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Re: Question about complex rule operands and Rel tree in general


For validation (i.e. that doesn’t modify the tree), I would use a visitor. RelVisitor may suffice.

There are also a few “whole tree” transformations, e.g. column pruning. Use sparingly.

You are correct that rules and their operands do not “scale” to match large sections of the tree. We could in principle extend matching a little (e.g. better handing of Union with many inputs) but the locality is mostly a good thing. In a Volcano graph, there are multiple nodes in each equivalence set, therefore huge numbers of paths through the graph. Deep matches would quickly become intractable.

I strongly recommend using traits, and in particular predicates (RelMdPredicates / RelOptPredicateList). Let’s suppose you want to know whether a particular input column is always equal to 5. You could write a rule that looks for a Project several layers down whose expression is the literal 5. But much better is to look at the predicates. Predicates are propagated up the tree, which means you don’t need to look at the structure, and you can reason and act locally.

Similar arguments apply for sort and distribution (which are also traits).

If are able to package your logic into a RelOptRule you will be pleased with the results. It composes beautifully and efficiently with the hundreds of other rules, and with all the flavors of metadata.

Julian


> On Nov 8, 2018, at 12:50 PM, Андрей Цвелодуб <a.tsvelodub@xxxxxxxxx> wrote:
> 
> Hello everyone!
> 
> I have a question that I can't find an answer to, so maybe someone could
> help me.
> As a part of Rel Rules, there is always an operand, that matches a part of
> the tree, and says if the rule should be executed.
> The operand can be complex, so I can say for example - match an Aggregate
> on top of Project on top of Filter. AFAIU, this operand will only match if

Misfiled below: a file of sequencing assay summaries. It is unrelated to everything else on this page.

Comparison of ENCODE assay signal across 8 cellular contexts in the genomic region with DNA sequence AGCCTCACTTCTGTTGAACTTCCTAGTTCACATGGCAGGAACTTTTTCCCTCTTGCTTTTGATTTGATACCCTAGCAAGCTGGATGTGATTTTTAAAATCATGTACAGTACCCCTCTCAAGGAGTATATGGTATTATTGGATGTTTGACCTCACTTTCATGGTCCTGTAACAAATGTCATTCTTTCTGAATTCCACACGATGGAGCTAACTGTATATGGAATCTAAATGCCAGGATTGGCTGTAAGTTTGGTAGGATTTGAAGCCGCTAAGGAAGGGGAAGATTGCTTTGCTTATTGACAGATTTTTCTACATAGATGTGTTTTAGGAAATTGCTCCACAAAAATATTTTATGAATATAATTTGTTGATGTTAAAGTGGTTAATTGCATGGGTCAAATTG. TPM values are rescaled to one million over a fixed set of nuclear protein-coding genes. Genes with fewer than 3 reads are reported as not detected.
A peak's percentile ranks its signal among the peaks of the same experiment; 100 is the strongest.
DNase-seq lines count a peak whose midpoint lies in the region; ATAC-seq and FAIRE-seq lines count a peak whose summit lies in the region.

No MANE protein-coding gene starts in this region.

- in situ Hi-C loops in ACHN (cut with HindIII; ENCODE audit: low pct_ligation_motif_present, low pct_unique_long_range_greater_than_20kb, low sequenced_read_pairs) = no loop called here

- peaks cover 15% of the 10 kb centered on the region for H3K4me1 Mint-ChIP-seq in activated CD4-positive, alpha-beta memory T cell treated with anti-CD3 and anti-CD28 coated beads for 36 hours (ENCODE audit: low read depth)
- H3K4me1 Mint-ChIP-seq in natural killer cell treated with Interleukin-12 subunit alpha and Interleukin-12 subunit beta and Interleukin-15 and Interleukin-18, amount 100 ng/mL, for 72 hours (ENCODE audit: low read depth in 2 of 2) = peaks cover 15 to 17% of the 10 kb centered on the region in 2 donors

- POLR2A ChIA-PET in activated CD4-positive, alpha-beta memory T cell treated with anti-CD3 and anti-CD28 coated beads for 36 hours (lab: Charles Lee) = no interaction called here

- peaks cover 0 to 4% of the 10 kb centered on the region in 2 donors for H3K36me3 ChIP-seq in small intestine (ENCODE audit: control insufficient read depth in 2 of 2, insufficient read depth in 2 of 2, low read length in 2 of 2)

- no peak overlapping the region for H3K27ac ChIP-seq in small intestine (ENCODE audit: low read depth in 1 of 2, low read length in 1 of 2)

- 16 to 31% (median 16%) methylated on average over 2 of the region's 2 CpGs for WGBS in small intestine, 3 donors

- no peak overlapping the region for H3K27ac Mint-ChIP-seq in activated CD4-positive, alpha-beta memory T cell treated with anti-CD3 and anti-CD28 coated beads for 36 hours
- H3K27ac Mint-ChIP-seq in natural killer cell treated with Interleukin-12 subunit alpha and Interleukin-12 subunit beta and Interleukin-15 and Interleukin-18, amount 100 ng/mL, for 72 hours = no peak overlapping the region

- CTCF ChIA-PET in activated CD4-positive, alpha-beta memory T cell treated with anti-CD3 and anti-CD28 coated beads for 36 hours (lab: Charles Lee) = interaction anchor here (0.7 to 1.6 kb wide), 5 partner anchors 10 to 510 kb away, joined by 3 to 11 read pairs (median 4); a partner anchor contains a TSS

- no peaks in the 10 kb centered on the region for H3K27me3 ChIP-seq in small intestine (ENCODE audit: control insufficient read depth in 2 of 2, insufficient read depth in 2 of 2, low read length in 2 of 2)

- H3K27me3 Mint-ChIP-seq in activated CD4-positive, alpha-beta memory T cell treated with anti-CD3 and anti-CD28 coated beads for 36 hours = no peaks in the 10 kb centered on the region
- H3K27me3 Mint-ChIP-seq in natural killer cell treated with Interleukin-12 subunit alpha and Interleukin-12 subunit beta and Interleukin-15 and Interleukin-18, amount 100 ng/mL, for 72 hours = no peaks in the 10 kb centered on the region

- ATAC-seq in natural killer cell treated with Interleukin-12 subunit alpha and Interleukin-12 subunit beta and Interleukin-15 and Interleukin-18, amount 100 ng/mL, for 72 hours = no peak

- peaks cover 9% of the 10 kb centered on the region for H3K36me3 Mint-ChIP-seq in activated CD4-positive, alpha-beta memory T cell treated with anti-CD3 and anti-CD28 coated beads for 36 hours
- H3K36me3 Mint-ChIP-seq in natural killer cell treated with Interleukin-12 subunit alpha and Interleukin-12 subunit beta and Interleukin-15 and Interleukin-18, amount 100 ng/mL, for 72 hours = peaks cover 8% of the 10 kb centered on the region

> exactly this three nodes will be somewhere in the tree.
> But here is my question - what if I want a rule that will match a more
> generic structure, like this
>> Aggregate
>> -...
>> --* any number of any nodes in any levels
>> ---...
>> ----  Project
> Is there an official way to do that?
> 
> My first approach was to match any Aggregate and then try to inspect the
> underlying tree in matches()/onMatch(), but this turned out to be quite
> unreliable since it involves inspecting RelSubsets (and this shouldn't be
> done, as follows from
> https://lists.apache.org/thread.html/ee2349272e9d344228595c0940820b2fc525cc6115388c48e99495a6@%3Cdev.calcite.apache.org%3E).
> 
> 
> In case I'm doing it all wrong, I can formulate my question even broader -
> is there a mechanism to perform validation of the execution tree during the
> planning process, i.e. skip some plans as unimplementable based on their
> internal structure. As an example imagine I want to say that in
> JdbcConvention, all plans that have a Filter node, over a Project node that
> has more than three fields, should not be implemented. (Modifying cost
> calculation is also not an option since the plan still has RelSubsets)
> 
> I hope this makes sense, and thanks in advance!
> 
> Best Regards,
> Andrew Tsvielodub